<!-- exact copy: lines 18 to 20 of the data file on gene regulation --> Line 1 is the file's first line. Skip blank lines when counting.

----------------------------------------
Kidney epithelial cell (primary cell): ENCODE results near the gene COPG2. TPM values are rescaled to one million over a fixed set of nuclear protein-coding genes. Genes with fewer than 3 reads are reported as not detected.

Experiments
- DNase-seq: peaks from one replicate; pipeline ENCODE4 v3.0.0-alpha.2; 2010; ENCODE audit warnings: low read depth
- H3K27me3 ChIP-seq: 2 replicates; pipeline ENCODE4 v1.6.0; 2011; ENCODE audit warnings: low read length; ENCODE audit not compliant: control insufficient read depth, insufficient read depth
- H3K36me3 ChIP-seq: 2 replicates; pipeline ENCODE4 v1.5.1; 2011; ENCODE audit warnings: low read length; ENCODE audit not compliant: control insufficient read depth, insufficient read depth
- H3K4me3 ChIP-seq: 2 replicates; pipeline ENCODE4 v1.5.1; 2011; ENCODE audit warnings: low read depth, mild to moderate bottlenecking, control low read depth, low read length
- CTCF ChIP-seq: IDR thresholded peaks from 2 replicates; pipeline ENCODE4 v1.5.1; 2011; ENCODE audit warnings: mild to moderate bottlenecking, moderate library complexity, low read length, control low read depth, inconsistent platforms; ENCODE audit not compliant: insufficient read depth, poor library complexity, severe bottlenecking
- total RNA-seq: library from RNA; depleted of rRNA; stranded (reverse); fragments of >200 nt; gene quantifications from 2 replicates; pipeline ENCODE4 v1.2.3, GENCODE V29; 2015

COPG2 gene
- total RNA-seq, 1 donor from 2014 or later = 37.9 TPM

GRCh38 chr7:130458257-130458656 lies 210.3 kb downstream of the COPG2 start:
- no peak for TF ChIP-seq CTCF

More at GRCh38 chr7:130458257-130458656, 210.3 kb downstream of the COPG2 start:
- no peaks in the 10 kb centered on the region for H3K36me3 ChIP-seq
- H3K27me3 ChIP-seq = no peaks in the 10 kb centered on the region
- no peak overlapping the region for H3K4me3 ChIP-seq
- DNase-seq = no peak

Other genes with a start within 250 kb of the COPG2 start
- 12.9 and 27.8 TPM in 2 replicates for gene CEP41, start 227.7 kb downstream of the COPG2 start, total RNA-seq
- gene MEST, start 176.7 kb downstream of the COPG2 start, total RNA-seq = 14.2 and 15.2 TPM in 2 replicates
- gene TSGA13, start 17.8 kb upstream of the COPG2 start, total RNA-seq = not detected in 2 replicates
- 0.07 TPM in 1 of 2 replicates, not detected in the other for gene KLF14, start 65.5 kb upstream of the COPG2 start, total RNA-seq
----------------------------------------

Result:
Other genes with a start within 250 kb of the COPG2 start
- 12.9 and 27.8 TPM in 2 replicates for gene CEP41, start 227.7 kb downstream of the COPG2 start, total RNA-seq
- gene MEST, start 176.7 kb downstream of the COPG2 start, total RNA-seq = 14.2 and 15.2 TPM in 2 replicates